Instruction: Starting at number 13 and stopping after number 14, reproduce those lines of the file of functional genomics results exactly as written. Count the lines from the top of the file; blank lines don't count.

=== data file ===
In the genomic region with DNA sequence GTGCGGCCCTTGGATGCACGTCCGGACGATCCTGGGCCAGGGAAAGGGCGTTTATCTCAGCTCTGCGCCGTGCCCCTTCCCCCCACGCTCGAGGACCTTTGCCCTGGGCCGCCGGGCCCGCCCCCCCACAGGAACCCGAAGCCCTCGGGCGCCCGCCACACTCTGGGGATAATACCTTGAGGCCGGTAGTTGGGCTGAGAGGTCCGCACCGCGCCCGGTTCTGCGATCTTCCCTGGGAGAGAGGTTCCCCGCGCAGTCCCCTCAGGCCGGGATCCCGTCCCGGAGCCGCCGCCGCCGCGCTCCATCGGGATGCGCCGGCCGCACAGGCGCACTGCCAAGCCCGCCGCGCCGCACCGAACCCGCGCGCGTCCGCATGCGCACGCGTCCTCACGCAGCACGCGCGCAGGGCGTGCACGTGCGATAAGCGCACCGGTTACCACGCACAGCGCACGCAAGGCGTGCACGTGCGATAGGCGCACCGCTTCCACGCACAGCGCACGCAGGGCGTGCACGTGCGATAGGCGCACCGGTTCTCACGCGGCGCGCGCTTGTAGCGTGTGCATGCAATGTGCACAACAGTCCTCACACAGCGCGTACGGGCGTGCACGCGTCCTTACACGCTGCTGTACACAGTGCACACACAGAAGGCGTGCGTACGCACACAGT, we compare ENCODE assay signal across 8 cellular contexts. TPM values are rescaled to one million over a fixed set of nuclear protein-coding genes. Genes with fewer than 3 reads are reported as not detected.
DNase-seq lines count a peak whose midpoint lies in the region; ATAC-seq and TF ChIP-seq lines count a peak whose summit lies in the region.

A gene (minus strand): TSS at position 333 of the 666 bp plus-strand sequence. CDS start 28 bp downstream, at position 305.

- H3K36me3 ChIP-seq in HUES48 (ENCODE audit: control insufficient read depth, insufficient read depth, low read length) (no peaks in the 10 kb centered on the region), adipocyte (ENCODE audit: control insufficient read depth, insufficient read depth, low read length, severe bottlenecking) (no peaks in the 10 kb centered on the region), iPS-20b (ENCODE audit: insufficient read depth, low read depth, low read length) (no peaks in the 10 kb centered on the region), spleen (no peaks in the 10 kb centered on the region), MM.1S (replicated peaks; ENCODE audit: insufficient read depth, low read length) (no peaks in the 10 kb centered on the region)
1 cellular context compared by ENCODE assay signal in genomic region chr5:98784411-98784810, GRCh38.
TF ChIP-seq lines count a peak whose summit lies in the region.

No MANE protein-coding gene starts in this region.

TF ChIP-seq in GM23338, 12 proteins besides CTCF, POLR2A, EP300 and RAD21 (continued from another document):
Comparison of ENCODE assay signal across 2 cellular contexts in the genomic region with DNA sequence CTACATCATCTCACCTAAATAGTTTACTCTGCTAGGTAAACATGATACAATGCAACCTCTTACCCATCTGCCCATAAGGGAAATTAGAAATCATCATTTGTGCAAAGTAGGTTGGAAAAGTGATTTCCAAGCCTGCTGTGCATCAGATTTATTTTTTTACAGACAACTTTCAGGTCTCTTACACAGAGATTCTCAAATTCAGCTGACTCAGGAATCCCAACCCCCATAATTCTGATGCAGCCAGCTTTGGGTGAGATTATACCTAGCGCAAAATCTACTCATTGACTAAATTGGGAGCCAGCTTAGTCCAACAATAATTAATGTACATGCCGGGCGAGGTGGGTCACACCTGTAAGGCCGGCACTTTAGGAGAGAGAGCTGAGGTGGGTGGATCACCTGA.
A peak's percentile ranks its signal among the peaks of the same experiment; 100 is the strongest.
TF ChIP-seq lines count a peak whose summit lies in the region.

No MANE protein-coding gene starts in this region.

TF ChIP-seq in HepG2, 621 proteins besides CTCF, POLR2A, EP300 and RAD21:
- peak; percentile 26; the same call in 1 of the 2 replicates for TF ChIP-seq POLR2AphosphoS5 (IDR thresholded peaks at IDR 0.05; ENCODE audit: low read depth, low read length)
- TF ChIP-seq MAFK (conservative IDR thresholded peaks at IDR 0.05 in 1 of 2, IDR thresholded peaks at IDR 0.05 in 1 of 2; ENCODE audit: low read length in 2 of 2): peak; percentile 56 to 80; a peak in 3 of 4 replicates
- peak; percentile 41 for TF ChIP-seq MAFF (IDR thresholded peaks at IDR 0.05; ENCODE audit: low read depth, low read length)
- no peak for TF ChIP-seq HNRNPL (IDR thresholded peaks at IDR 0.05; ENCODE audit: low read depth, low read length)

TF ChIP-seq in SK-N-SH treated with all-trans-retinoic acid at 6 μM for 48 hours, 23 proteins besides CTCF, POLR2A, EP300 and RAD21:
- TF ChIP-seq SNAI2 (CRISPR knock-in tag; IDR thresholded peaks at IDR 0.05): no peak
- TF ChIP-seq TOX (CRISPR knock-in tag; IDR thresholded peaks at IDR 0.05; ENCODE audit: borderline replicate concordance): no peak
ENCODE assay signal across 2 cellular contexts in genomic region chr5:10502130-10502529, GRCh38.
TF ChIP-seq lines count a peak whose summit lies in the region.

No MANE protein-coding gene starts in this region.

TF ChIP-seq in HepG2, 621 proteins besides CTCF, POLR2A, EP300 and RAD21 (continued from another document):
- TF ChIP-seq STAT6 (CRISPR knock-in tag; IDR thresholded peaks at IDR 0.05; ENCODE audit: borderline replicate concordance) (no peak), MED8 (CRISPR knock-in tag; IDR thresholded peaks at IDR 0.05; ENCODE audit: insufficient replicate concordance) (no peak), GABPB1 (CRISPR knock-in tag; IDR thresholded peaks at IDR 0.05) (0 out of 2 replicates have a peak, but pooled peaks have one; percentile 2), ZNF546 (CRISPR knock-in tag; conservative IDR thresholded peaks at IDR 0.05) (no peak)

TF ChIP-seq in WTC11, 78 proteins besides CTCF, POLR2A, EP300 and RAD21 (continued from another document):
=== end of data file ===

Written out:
TF ChIP-seq in HepG2, 621 proteins besides CTCF, POLR2A, EP300 and RAD21:
- peak; percentile 26; the same call in 1 of the 2 replicates for TF ChIP-seq POLR2AphosphoS5 (IDR thresholded peaks at IDR 0.05; ENCODE audit: low read depth, low read length)